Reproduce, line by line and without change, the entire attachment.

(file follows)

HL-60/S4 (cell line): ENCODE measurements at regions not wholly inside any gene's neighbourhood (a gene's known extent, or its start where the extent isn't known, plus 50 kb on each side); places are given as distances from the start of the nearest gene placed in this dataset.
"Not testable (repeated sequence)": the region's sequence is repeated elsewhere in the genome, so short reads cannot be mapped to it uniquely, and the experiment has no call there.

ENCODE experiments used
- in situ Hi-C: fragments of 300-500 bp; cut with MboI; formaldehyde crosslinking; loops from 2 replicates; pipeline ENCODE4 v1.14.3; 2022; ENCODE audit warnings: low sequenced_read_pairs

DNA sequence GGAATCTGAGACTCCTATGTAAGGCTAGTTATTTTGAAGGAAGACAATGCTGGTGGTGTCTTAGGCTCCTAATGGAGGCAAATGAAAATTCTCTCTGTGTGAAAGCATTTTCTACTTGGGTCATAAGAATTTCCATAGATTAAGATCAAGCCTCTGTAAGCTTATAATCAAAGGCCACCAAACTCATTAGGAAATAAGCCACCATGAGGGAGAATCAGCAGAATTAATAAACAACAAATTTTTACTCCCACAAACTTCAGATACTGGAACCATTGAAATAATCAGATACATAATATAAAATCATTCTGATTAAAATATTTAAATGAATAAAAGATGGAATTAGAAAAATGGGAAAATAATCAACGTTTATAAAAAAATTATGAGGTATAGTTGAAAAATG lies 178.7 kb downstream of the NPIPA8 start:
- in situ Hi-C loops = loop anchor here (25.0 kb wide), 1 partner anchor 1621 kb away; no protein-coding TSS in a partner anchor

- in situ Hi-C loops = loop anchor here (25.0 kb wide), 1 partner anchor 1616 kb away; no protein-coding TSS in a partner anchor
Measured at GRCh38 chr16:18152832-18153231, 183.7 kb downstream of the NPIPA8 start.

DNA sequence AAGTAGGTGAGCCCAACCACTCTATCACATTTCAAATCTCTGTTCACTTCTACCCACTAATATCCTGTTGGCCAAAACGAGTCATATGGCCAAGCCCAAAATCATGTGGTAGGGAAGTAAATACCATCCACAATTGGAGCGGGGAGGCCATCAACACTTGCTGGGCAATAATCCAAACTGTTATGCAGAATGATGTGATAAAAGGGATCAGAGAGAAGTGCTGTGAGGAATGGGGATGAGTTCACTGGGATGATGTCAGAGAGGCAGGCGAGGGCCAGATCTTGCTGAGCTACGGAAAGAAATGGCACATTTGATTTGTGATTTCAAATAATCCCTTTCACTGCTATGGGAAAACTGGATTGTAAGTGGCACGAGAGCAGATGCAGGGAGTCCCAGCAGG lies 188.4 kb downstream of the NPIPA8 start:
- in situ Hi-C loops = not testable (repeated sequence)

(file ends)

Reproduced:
HL-60/S4 (cell line): ENCODE measurements at regions not wholly inside any gene's neighbourhood (a gene's known extent, or its start where the extent isn't known, plus 50 kb on each side); places are given as distances from the start of the nearest gene placed in this dataset.
"Not testable (repeated sequence)": the region's sequence is repeated elsewhere in the genome, so short reads cannot be mapped to it uniquely, and the experiment has no call there.

ENCODE experiments used
- in situ Hi-C: fragments of 300-500 bp; cut with MboI; formaldehyde crosslinking; loops from 2 replicates; pipeline ENCODE4 v1.14.3; 2022; ENCODE audit warnings: low sequenced_read_pairs

DNA sequence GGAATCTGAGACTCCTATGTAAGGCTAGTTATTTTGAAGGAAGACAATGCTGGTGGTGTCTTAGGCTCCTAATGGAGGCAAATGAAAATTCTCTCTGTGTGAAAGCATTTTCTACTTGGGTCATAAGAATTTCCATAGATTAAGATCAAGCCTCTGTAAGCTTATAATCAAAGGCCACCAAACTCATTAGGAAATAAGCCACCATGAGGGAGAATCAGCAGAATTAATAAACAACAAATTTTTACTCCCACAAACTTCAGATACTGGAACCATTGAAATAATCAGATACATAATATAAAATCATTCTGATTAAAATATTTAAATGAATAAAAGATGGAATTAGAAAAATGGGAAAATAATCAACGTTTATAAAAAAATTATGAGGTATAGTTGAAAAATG lies 178.7 kb downstream of the NPIPA8 start:
- in situ Hi-C loops = loop anchor here (25.0 kb wide), 1 partner anchor 1621 kb away; no protein-coding TSS in a partner anchor

- in situ Hi-C loops = loop anchor here (25.0 kb wide), 1 partner anchor 1616 kb away; no protein-coding TSS in a partner anchor
Measured at GRCh38 chr16:18152832-18153231, 183.7 kb downstream of the NPIPA8 start.

DNA sequence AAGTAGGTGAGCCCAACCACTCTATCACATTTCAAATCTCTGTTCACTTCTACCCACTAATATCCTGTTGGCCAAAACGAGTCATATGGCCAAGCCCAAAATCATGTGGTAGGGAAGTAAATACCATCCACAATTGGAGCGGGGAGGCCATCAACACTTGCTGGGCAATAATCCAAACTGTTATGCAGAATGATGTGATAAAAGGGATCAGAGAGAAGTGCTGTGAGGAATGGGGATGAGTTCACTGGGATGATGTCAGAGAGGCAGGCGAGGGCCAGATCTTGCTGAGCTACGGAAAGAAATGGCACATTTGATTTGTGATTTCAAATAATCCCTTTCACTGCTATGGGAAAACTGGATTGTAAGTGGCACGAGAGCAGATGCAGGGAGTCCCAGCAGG lies 188.4 kb downstream of the NPIPA8 start:
- in situ Hi-C loops = not testable (repeated sequence)